Lead paragraph about how Microsoft has changed[edit]

This article isn't a general article about Microsoft and Linux; it's an article about a very specific term (and to a lesser extent the behavior described by that term.) If we're going to say that Microsoft no longer does this, we need a source saying so specifically, which neither of the cited sources support. One of them only use the term "embrace, extend, and extinguish" in passing as a summary of how Microsoft is viewed, mostly just consists of some quotes, and didn't support anything in that paragraph; the other one doesn't use the term "embrace, extend, and extinguish" or anything comparable at all and seems to have been used in an WP:OR / WP:SYNTH sort of way. --Aquillion (talk) 17:41, 19 June 2023 (UTC)[reply]

You can't prove a negative (e.g. that something doesn't happen) and it's hard to find references which explicitly say something *doesn't* happen, but at the same time it is an important piece of context here, and that it's a historic term is also obviously the case, but now it's no longer clear from the article (at least not explicitly, although it is implicitly by using past tense). I feel this is far too strict of an interpretation of the guidelines, and an example where it impedes the usefulness and informativeness of an article. Arp242 (talk) 18:06, 8 July 2023 (UTC)[reply]

Proposed Changes To "Strategy" Section[edit]

I think that the Strategy section of the article needs changing. It is too difficult to understand, even for technically well-versed individuals. A more suitable alternative would be something along the lines of "Support a competing project by creating an extension of that project that is inherently incompatible with the original. Once the new variant receives wide adoption, the original standard is discontinued due to not being compatible with the new standard." Smochort11 (talk) 16:08, 15 July 2023 (UTC)[reply]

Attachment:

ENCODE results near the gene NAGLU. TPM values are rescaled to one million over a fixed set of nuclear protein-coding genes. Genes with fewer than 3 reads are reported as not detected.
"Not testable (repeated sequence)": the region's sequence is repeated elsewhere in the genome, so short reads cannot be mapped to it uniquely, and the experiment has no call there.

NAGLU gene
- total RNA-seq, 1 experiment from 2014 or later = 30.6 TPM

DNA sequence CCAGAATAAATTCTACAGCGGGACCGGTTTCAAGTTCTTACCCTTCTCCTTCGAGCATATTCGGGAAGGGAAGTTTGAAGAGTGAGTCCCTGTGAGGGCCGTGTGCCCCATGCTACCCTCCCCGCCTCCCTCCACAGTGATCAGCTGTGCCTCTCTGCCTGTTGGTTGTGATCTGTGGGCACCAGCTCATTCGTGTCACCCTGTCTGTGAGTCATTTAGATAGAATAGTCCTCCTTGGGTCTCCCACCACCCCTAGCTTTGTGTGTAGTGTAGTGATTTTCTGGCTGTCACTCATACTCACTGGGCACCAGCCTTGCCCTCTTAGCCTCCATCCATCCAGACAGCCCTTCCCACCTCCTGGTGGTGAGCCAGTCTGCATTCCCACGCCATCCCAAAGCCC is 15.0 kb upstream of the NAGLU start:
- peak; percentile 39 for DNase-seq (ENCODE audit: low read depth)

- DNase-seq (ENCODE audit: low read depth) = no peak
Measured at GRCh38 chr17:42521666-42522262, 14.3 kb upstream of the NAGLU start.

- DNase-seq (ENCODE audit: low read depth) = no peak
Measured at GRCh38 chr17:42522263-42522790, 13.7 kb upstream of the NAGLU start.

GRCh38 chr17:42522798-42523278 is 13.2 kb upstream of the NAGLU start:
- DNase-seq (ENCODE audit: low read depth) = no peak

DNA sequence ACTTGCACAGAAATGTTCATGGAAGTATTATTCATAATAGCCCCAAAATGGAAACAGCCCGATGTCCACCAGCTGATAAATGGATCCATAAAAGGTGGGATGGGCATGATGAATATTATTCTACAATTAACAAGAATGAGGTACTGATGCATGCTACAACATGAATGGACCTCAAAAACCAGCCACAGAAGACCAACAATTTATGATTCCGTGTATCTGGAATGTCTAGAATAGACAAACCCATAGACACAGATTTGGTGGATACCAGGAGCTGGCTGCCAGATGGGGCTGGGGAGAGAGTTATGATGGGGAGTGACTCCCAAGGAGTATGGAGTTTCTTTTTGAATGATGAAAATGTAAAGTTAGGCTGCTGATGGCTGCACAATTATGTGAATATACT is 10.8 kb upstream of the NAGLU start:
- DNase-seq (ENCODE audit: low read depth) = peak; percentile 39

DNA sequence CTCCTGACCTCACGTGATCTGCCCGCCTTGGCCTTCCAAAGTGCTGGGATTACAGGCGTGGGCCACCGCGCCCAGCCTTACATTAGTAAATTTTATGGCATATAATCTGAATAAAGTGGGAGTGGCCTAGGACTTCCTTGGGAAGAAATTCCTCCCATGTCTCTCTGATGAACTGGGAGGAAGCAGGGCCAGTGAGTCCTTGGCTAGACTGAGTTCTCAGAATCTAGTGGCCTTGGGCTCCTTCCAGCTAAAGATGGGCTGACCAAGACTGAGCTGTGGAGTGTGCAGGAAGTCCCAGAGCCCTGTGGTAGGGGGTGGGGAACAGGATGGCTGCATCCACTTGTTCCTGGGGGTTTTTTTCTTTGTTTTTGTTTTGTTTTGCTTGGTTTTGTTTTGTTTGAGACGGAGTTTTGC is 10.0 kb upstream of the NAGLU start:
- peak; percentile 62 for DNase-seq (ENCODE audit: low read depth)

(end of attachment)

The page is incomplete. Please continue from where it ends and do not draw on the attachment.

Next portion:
Feel free to edit/improve it. Arp242 (talk) 10:39, 17 July 2023 (UTC)[reply]

Propose removal of Unix/Linux example[edit]

Under Examples by Microsoft, the final point named Unix/Linux is out of place. This list is meant to show examples of EEE, there is no evidence to support that this is an example of that yet. They've embraced Unix/Linux, and I think it's fair for individuals to suspect the rest may come, but so far, there are no sources to indicate they've extended it nor plan to extinguish it.

Would it be fair to remove this point? Sethiiii (talk) 13:17, 16 September 2023 (UTC)[reply]

I removed it; I agree it doesn't make much sense. SFU was from a time when every Unix was incompatible with every other Unix, so that's hardly surprising, and it was always a very niche feature few people used, mostly intended for people migrating from Unix systems to Windows. Arp242 (talk) 03:00, 21 October 2023 (UTC)[reply]

Possible new example: IDE editor (VS Code)[edit]

More details in the post at: https://ghuntley.com/fracture/ — Preceding unsigned comment added by (talk) 14:41, 20 October 2023 (UTC)[reply]

Google helped destroy adoption of RSS feeds[edit]

"Below, we dive deeper into Google's track record of what appears to be an Embrace, Extend, and Extinguish model. The company has continuously built and extended their products around the free and open RSS protocol to gain user trust, only to then remove RSS support once they've locked users in, and ignore any complaints or requests to restore it. Not only is it a blatant disregard for RSS and a huge disappointment to those who use it, it poses one of the biggest threats to the freedom and openness of the internet."

https://openrss.org/blog/how-google-helped-destroy-adoption-of-rss-feeds Berebi (talk) 21:03, 24 February 2024 (UTC)[reply]